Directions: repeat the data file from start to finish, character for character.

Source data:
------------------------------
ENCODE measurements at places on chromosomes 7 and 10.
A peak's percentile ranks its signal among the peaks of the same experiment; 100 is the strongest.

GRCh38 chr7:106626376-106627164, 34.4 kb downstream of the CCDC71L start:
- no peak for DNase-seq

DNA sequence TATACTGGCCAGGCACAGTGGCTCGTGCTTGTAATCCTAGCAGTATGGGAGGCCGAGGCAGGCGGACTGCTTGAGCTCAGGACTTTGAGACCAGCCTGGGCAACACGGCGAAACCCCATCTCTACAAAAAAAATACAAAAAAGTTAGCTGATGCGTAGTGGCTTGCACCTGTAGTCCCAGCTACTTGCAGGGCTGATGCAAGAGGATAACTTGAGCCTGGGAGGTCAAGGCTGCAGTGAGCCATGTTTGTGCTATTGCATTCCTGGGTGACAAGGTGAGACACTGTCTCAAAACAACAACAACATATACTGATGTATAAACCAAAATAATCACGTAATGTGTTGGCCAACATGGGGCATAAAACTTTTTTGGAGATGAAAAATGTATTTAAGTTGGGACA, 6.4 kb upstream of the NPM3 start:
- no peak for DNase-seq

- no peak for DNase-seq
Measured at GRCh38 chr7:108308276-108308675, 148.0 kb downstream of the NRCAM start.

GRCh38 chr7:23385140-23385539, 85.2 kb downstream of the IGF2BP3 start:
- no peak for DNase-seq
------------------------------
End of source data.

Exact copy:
ENCODE measurements at places on chromosomes 7 and 10.
A peak's percentile ranks its signal among the peaks of the same experiment; 100 is the strongest.

GRCh38 chr7:106626376-106627164, 34.4 kb downstream of the CCDC71L start:
- no peak for DNase-seq

DNA sequence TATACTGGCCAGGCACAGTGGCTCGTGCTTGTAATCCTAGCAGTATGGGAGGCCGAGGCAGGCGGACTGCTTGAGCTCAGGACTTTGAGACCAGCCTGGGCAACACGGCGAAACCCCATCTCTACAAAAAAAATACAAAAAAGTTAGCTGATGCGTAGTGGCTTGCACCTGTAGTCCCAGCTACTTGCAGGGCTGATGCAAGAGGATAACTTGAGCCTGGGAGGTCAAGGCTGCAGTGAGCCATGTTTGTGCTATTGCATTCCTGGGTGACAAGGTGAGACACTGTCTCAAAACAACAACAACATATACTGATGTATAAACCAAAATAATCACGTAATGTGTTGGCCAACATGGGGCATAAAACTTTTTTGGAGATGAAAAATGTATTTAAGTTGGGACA, 6.4 kb upstream of the NPM3 start:
- no peak for DNase-seq

- no peak for DNase-seq
Measured at GRCh38 chr7:108308276-108308675, 148.0 kb downstream of the NRCAM start.

GRCh38 chr7:23385140-23385539, 85.2 kb downstream of the IGF2BP3 start:
- no peak for DNase-seq